borrowing causes interest rates to rise" -- sounds
logical, but don't believe it.
a beautiful theory. The sound bite for it is 'Crowding Out' --
and hey, I like beautiful theories just as much as the next person.
Furthermore, I do not enjoy watching a beautiful theory get slaughtered
by ugly facts. Unfortunately, that's what has happened to the
'Crowding Out' theory; ugly facts have slaughtered it. It wasn't
pretty, but it happened.
in the bookcase of my mind, I've had to move the Crowding-Out
theory way over to that section in the corner I call "Bloopers
and Whoppers" -- the section where I also keep Flat-Earth,
Blue-Cheese-Moon, Geocentric-Universe, Toads-Cause-Warts, and
Clinton-Didn't-Inhale, to name just a few.
The Beautiful Theory
anti-deficit, pro-surplus argument is known to economists and
journalists as the 'Crowding Out' theory. Translated into plain
talk, it means that deficits cause higher interest rates, which
cause higher car payments and house payments for those of us in
the private sector. It's a beautiful, common-sense theory.
would-be borrower hates high interest rates - I do; don't you?
If the feds borrow money by running deficits, they are reducing
the supply of borrowable money, aren't they? Naturally, that would
lead to higher interest rates, wouldn't it? It's just plain common
sense. I hear it all the time from politicians, government officials,
debt-phobes, newspaper columnists, and talk-show hosts.
wonder our politicians are virtually unanimous that deficits cause
higher interest rates (and conversely that surpluses cause lower
interest rates). Too bad they're all wrong. AGAIN.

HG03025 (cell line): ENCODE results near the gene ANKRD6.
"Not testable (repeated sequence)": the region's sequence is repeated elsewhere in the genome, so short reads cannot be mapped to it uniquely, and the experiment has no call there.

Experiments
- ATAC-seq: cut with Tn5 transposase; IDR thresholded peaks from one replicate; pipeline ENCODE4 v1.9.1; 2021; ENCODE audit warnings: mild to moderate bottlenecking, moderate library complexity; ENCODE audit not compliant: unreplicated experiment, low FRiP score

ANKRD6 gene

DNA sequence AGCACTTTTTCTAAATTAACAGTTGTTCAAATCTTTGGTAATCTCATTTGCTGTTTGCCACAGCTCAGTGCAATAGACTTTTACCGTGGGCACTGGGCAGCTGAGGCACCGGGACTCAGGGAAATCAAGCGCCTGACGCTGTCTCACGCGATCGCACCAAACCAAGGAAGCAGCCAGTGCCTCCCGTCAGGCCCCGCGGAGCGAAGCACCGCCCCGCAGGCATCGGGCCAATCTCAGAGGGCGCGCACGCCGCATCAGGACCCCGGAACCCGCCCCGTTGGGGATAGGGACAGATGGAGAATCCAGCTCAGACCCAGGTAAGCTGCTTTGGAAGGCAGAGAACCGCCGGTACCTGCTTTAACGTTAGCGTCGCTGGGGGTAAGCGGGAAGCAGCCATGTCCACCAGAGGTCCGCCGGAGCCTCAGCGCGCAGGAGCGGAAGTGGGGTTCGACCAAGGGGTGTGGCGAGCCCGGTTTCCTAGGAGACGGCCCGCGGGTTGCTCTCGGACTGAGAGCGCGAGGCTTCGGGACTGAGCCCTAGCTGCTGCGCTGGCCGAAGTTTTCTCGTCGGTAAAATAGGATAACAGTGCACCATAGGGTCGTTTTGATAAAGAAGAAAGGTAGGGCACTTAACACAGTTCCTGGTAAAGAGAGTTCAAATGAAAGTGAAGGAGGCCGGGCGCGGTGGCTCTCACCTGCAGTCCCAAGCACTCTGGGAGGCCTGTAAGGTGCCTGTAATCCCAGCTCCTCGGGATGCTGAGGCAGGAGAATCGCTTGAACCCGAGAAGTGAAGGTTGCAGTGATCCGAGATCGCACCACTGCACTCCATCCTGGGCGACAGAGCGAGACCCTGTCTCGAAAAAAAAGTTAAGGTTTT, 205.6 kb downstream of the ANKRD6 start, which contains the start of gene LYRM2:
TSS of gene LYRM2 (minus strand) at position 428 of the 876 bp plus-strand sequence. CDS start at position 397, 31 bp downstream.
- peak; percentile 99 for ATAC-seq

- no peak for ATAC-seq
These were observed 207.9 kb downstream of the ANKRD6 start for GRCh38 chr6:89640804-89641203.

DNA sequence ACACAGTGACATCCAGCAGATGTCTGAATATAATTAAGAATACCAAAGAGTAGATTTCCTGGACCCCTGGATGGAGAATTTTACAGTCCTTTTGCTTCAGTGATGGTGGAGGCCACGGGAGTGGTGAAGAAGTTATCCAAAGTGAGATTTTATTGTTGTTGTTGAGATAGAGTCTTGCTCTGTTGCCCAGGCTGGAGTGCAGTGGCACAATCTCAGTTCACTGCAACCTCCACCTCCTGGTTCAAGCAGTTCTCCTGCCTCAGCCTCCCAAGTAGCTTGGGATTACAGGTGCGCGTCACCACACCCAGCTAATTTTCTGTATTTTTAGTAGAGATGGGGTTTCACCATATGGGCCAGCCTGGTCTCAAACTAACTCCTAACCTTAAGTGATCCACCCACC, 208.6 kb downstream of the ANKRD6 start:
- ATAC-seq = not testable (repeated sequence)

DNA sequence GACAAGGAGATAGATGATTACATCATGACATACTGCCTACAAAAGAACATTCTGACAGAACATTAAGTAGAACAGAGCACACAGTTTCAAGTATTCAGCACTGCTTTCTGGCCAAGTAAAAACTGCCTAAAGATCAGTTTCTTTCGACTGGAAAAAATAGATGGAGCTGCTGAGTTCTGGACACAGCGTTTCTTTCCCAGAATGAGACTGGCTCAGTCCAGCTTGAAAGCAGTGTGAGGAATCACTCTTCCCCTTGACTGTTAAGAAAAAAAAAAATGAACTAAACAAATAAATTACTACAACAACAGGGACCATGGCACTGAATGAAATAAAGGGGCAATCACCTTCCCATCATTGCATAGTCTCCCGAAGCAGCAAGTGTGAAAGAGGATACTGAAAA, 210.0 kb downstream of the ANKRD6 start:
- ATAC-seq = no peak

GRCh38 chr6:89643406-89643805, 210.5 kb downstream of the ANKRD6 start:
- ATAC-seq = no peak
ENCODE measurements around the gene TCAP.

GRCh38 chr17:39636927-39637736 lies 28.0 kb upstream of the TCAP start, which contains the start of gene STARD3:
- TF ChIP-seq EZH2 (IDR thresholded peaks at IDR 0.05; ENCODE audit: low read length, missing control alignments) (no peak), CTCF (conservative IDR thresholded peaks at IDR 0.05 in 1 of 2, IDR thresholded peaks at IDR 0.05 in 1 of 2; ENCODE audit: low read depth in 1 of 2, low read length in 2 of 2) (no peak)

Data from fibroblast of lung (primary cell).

The Storm Clouds
first storm cloud to interrupt my blissfully ignorant acceptance
of the 'Crowding Out' theory appeared several years ago, in a
Wall Street Journal article (Feb. 25, 1993): "Deficits Have
Little Impact on Interest Rates," by Daniel J. Mitchell,
a fellow at the Heritage Foundation. Here are a few things he
had to say:
the past 20 years, interest rates and budget deficits have
traveled in opposite directions 76% of the time."
study by the Treasury Department
found no relationship
between budget deficits and interest rates."
evidence merely suggests that $30 billion, $40 billion, or
$50 billion shifts in the U.S. budget deficit are relatively
trivial in world capital markets totaling trillions of dollars."
The second storm cloud was an entire chapter in Francis X. Cavanaugh's
1996 book, The Truth about the National Debt. Chapter three ("Myth
Number Two: Crowding Out") had this to say:
studies have found no significant relationship between government
deficits and interest rates."
State University economist Paul Evans, a self-described Republican
conservative, has pored through data on budget deficits and
His conclusion? 'You can pick your period,
and you won't find any strong relationship
don't know exactly why,' he said in an interview."
when I started thinking, "Uh-oh. The 'Crowding Out' theory
looks like a building that's shaking, and beginning to lose pieces
of brick. Have those wacky politicians been masking the truth
The Ugly Facts
then, I wasn't sure whom to believe - the politicians, or the
economists? (To be honest, I was starting to lean in the direction
of the economists.) Consequently, I decided to run the numbers
it was not an extensive study by any means. It was a simple test:
Twenty-one years worth of deficits, compared to interest rates
for those same twenty-one years (1977-1997). For deficits, I picked
the change in public debt from year-to-year (sources: Treasury
page a and Treasury
page b.). For interest rates, I picked the two extremes: 30-year
T-Bonds, and 3-month T-Bills (source: Fed
I ran two correlation analyses, and observed the results. Here
Hmmm. If there was any causation at all, it was a negative
relationship. Hmmm. A negative relationship would mean that deficits
cause interest rates to drop, and that surpluses cause interest
rates to rise. THAT'S EXACTLY THE OPPOSITE OF WHAT THE POLITICIANS
HAVE BEEN TELLING US!
However, I refused
to go overboard on the basis of my simple study. I took a conservative
stance, and merely concluded that the economists are closer to
the truth than the politicians: There is little to no relationship
between budget deficits and interest rates.
Move over, Blue-Cheese-Moon theory; Crowding-Out needs some shelf
space in your section of the archives.